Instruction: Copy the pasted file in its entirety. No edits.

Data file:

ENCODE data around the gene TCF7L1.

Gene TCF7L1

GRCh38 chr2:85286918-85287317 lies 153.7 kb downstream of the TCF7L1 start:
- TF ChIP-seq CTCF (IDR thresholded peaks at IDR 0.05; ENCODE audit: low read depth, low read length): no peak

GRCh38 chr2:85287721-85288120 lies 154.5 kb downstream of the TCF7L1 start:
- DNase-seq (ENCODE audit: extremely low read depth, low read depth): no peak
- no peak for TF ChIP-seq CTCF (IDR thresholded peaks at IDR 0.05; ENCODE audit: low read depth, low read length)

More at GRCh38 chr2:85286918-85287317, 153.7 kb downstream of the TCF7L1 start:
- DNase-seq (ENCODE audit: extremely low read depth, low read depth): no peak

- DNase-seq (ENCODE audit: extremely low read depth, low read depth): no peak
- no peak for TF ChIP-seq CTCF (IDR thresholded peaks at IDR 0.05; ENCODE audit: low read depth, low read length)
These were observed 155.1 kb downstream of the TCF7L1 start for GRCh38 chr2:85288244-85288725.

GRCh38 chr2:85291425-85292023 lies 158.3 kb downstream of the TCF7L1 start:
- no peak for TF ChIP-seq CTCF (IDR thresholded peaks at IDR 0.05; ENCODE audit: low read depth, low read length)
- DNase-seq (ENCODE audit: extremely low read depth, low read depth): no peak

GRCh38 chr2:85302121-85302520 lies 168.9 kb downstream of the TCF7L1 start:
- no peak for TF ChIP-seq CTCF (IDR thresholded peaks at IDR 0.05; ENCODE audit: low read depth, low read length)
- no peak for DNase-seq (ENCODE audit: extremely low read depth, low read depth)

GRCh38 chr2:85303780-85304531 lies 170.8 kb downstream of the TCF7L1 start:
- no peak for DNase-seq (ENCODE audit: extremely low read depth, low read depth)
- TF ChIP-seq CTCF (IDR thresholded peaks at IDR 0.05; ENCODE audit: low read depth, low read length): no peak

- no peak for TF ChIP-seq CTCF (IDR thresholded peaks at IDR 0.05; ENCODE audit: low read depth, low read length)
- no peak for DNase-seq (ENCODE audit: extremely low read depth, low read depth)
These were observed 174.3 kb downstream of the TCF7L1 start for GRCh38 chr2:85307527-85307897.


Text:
ENCODE data around the gene TCF7L1.

Gene TCF7L1

GRCh38 chr2:85286918-85287317 lies 153.7 kb downstream of the TCF7L1 start:
- TF ChIP-seq CTCF (IDR thresholded peaks at IDR 0.05; ENCODE audit: low read depth, low read length): no peak

GRCh38 chr2:85287721-85288120 lies 154.5 kb downstream of the TCF7L1 start:
- DNase-seq (ENCODE audit: extremely low read depth, low read depth): no peak
- no peak for TF ChIP-seq CTCF (IDR thresholded peaks at IDR 0.05; ENCODE audit: low read depth, low read length)

More at GRCh38 chr2:85286918-85287317, 153.7 kb downstream of the TCF7L1 start:
- DNase-seq (ENCODE audit: extremely low read depth, low read depth): no peak

- DNase-seq (ENCODE audit: extremely low read depth, low read depth): no peak
- no peak for TF ChIP-seq CTCF (IDR thresholded peaks at IDR 0.05; ENCODE audit: low read depth, low read length)
These were observed 155.1 kb downstream of the TCF7L1 start for GRCh38 chr2:85288244-85288725.

GRCh38 chr2:85291425-85292023 lies 158.3 kb downstream of the TCF7L1 start:
- no peak for TF ChIP-seq CTCF (IDR thresholded peaks at IDR 0.05; ENCODE audit: low read depth, low read length)
- DNase-seq (ENCODE audit: extremely low read depth, low read depth): no peak

GRCh38 chr2:85302121-85302520 lies 168.9 kb downstream of the TCF7L1 start:
- no peak for TF ChIP-seq CTCF (IDR thresholded peaks at IDR 0.05; ENCODE audit: low read depth, low read length)
- no peak for DNase-seq (ENCODE audit: extremely low read depth, low read depth)

GRCh38 chr2:85303780-85304531 lies 170.8 kb downstream of the TCF7L1 start:
- no peak for DNase-seq (ENCODE audit: extremely low read depth, low read depth)
- TF ChIP-seq CTCF (IDR thresholded peaks at IDR 0.05; ENCODE audit: low read depth, low read length): no peak

- no peak for TF ChIP-seq CTCF (IDR thresholded peaks at IDR 0.05; ENCODE audit: low read depth, low read length)
- no peak for DNase-seq (ENCODE audit: extremely low read depth, low read depth)
These were observed 174.3 kb downstream of the TCF7L1 start for GRCh38 chr2:85307527-85307897.